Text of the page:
The Emerging PhysicianScientist Workforce: Demographic, Experiential, and Attitudinal Predictors of MDPhD Program Enrollment

Jeffe, Donna B. PhD; Andriole, Dorothy A. MD; Wathington, Heather D. PhD; Tai, Robert H. EdD

Academic Medicine:
doi: 10.1097/ACM.0000000000000400
Research Reports
Abstract

Purpose: MD–PhD scientists are a successful, but small and fairly homogenous group of biomedical researchers. The authors conducted a retrospective cohort study to identify predictors of MD–PhD program enrollment to inform evidence-based strategies to increase the size and diversity of the biomedical research workforce.

Method: Using deidentified data from all 2001–2006 Pre-Medical College Admission Test Questionnaire (PMQ) respondents, they developed multivariate logistic regression models to identify demographic, experiential, and attitudinal variables associated with MD–PhD program enrollment at matriculation compared with all other MD program enrollment at matriculation and with not enrolling in medical school by August 2012.

Results: Of 207,436 PMQ respondents with complete data for all variables of interest, 2,575 (1.2%) were MD–PhD program enrollees, 80,856 (39.0%) were other MD program enrollees, and 124,005 (59.8%) were non-medical-school matriculants. Respondents who were black (versus white), were high school and college laboratory research apprenticeship participants, and highly endorsed the importance of research/finding cures as reasons to study medicine were more likely to be MD–PhD program enrollees, whereas respondents who highly endorsed the status of medicine as a reason to study medicine were less likely to be MD–PhD program enrollees than either other MD program enrollees or non-medical-school matriculants.

Conclusions: MD–PhD program directors succeed in enrolling students whose attitudes and interests align with MD–PhD program goals. Continued efforts are needed to promote MD–PhD workforce diversity and the value of high school and college research apprenticeships for students considering careers as physician–scientists.

Author Information

Dr. Jeffe is professor of medicine, Washington University School of Medicine, and director, Health Behavior, Communication, and Outreach Core, Alvin J. Siteman Cancer Center, Barnes-Jewish Hospital and Washington University School of Medicine, St. Louis, Missouri.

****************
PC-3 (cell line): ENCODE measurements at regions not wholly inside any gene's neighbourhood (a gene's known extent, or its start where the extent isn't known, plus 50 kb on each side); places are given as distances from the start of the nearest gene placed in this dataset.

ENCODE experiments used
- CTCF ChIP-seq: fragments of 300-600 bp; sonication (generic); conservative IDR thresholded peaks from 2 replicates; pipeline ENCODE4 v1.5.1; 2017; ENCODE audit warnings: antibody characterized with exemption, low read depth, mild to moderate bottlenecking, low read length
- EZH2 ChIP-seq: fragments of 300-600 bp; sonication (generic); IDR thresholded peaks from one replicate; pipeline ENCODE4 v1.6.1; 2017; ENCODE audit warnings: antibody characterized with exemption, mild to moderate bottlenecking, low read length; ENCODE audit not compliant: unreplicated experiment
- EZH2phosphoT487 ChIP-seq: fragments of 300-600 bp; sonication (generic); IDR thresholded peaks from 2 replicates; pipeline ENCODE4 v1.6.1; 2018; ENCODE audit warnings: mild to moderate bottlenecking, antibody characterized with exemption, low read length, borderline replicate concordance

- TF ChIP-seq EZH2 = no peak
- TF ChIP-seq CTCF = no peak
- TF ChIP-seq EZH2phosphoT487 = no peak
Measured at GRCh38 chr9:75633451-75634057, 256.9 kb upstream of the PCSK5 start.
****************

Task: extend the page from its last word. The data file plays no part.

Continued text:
Dr. Andriole is assistant dean for medical education and associate professor of surgery, Washington University School of Medicine, St. Louis, Missouri.

Dr. Wathington is assistant professor, Curry School of Education, University of Virginia, Charlottesville, Virginia.

Dr. Tai is associate professor, Curry School of Education, University of Virginia, Charlottesville, Virginia.

Funding/Support: This study was funded in part by grants from NIGMS (R01 GM094535-03 and 2R01 GM085350-04) and the National Cancer Institute (NCI) Cancer Center Support grant to the Siteman Cancer Center (P30 CA091842-07) for use of the Health Behavior, Communication, and Outreach Core’s data management services. The NIGMS and NCI were not involved in the design or conduct of the study; collection, management, analysis, and interpretation of the data; or preparation, review, or approval of the manuscript.

Other disclosures: None reported.

Ethical approval: The institutional review board at Washington University School of Medicine approved this study as non-human-subjects research.

Disclaimer: The conclusions of the authors are not necessarily those of the Association of American Medical Colleges, National Institutes of Health, or their respective staff members.

Correspondence should be addressed to Dr. Jeffe, Department of Medicine, Washington University School of Medicine, 660 S. Euclid Ave., Campus Box 8005, St. Louis, MO 63110; telephone: (314) 286-1914; e-mail: djeffe@dom.wustl.edu.

© 2014 by the Association of American Medical Colleges